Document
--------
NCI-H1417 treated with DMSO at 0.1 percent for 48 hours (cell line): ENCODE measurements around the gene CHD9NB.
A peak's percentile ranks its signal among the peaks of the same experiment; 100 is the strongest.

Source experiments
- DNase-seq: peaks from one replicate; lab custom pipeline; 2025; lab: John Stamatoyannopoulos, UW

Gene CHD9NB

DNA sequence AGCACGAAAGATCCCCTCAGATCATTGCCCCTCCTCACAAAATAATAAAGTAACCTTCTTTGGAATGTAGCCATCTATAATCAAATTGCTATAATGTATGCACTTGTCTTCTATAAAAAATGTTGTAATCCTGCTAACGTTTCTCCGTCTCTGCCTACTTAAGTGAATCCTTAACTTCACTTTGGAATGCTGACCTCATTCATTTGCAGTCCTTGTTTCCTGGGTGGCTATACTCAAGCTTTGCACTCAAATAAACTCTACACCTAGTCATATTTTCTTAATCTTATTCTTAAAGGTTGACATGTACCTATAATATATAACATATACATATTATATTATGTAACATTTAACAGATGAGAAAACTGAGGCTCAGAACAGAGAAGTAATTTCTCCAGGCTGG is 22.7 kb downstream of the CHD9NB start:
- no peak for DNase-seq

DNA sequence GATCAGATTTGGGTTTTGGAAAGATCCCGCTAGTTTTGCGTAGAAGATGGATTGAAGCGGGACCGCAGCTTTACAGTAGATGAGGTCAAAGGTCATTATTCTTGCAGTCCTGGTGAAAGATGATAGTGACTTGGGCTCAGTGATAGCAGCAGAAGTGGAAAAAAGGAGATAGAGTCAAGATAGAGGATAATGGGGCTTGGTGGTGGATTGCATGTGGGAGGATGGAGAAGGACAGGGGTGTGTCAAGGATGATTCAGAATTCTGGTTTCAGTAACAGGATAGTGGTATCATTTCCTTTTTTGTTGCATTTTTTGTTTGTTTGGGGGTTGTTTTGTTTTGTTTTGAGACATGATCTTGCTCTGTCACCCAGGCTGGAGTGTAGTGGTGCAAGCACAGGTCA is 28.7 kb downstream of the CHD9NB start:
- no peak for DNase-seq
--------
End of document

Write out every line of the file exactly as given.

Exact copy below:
NCI-H1417 treated with DMSO at 0.1 percent for 48 hours (cell line): ENCODE measurements around the gene CHD9NB.
A peak's percentile ranks its signal among the peaks of the same experiment; 100 is the strongest.

Source experiments
- DNase-seq: peaks from one replicate; lab custom pipeline; 2025; lab: John Stamatoyannopoulos, UW

Gene CHD9NB

DNA sequence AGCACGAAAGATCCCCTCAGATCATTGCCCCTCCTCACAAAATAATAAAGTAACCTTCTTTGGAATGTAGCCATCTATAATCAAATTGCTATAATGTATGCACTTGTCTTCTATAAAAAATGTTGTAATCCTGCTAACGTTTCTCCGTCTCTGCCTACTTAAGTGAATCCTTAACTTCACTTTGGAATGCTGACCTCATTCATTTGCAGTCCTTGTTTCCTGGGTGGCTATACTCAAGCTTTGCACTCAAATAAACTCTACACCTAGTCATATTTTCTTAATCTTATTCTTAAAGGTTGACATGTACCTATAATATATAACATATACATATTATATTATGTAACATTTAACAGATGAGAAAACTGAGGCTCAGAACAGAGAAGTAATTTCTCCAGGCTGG is 22.7 kb downstream of the CHD9NB start:
- no peak for DNase-seq

DNA sequence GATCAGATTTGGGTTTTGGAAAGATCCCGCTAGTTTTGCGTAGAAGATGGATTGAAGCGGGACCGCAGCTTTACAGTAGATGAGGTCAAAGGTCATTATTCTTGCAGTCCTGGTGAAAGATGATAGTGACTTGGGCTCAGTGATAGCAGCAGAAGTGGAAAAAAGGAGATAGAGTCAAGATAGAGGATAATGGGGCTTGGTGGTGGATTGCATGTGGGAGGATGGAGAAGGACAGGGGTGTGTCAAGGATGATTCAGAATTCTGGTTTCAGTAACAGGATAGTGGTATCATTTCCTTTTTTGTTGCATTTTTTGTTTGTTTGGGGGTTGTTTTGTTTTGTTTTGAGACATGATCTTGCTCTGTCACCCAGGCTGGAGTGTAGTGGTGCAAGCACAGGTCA is 28.7 kb downstream of the CHD9NB start:
- no peak for DNase-seq